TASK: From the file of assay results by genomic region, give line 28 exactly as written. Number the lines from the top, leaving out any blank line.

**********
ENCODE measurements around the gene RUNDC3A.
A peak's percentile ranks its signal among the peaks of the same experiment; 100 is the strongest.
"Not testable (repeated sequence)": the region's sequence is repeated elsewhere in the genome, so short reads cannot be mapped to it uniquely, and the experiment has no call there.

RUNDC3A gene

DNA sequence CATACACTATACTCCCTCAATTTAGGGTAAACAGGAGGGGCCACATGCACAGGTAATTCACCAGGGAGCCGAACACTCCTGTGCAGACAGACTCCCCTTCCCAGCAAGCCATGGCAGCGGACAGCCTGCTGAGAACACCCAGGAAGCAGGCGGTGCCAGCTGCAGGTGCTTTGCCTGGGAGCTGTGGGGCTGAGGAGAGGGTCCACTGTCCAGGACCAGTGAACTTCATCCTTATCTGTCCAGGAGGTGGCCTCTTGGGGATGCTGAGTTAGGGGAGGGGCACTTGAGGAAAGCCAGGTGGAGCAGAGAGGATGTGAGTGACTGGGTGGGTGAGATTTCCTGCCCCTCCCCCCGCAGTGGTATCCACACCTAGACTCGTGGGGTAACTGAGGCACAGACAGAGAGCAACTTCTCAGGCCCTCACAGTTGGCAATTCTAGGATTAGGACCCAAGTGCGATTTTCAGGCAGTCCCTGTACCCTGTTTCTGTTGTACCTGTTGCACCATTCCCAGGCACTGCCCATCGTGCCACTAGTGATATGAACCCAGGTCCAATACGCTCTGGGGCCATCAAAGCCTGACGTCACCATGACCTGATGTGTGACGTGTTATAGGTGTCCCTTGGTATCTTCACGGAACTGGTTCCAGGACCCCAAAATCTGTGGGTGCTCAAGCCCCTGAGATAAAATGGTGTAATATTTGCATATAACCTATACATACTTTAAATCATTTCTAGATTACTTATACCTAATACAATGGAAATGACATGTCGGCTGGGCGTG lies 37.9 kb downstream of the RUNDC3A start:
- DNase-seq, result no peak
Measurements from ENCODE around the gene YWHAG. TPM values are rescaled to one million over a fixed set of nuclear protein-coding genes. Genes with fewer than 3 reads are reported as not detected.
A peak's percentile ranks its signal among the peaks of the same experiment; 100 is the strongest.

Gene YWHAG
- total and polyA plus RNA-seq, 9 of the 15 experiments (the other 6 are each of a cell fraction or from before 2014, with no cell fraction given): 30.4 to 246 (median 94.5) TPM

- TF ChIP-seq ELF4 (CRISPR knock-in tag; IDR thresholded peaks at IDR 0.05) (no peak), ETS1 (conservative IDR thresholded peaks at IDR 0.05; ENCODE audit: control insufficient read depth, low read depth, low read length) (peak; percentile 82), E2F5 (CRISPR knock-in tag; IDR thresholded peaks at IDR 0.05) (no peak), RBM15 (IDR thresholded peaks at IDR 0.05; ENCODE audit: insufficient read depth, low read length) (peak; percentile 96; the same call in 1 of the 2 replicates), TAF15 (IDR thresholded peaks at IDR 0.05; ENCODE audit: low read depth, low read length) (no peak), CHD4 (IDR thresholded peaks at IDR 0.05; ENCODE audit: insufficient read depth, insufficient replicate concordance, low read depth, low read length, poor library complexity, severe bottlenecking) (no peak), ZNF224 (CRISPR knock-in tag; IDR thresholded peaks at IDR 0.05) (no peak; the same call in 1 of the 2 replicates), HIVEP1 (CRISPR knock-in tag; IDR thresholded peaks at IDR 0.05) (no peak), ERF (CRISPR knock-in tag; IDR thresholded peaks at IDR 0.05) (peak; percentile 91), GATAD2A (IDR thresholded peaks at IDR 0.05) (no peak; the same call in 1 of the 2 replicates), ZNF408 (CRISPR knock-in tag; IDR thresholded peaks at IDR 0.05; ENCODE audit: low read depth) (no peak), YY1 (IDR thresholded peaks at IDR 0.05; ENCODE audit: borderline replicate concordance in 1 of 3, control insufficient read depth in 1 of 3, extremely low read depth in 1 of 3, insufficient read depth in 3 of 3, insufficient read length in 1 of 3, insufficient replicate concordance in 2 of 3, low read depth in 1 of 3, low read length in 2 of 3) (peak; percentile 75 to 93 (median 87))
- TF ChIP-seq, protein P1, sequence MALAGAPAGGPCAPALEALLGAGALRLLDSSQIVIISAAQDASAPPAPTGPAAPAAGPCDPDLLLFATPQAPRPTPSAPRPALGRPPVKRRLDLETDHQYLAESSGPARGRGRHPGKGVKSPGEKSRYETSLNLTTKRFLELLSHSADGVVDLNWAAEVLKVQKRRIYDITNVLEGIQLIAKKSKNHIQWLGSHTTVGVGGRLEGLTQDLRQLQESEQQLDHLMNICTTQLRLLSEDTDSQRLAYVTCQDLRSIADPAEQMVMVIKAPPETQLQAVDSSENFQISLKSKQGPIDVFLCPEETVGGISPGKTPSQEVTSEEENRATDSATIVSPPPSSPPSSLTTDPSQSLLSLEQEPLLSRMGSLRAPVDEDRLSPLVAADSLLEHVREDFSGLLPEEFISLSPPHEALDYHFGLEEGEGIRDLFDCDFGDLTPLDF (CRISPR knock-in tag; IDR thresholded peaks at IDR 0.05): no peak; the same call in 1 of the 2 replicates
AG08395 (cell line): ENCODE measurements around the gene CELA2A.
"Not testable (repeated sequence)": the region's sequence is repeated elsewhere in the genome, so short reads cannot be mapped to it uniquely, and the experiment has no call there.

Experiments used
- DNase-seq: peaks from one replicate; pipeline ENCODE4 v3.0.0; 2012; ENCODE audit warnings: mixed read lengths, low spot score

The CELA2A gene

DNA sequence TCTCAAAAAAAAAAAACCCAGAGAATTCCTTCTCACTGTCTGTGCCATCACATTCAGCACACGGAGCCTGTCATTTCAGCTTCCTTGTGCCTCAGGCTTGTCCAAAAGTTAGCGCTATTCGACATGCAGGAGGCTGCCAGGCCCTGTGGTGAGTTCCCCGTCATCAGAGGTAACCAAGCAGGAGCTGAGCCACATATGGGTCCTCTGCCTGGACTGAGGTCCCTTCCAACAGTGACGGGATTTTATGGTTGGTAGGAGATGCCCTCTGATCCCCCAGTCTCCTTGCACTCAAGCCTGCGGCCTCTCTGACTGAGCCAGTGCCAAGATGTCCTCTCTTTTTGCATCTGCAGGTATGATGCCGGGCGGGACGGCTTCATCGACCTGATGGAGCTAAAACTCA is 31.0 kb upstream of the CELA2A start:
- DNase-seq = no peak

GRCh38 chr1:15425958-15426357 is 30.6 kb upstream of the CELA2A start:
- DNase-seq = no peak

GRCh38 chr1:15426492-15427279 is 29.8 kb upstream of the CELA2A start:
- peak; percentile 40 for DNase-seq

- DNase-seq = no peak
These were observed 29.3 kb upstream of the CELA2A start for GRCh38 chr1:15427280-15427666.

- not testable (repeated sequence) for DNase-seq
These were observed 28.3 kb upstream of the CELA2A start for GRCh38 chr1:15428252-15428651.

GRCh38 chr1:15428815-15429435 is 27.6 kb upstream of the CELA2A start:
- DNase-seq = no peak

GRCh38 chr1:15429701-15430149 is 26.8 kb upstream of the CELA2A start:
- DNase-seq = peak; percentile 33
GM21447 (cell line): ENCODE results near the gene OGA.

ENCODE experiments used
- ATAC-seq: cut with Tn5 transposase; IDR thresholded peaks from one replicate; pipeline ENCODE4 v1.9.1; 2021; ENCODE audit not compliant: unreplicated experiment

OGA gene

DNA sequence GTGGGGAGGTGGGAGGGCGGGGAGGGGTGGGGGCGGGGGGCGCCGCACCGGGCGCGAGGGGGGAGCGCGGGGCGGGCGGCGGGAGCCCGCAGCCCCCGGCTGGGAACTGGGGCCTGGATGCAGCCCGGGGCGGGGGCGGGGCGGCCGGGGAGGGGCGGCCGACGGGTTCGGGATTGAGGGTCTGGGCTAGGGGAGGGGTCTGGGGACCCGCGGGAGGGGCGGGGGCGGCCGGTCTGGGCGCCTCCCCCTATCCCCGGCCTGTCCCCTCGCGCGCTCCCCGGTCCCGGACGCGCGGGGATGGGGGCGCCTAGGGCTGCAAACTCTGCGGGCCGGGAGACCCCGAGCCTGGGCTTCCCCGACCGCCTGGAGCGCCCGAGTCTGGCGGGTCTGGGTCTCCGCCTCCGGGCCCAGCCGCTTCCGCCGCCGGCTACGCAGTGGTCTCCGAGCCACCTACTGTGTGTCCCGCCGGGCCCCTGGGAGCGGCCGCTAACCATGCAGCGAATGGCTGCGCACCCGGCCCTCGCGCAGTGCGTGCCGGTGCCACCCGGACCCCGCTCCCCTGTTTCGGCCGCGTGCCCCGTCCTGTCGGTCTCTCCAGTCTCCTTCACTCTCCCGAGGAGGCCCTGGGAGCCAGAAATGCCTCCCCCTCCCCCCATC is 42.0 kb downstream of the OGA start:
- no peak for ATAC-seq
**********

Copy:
GRCh38 chr1:15428815-15429435 is 27.6 kb upstream of the CELA2A start: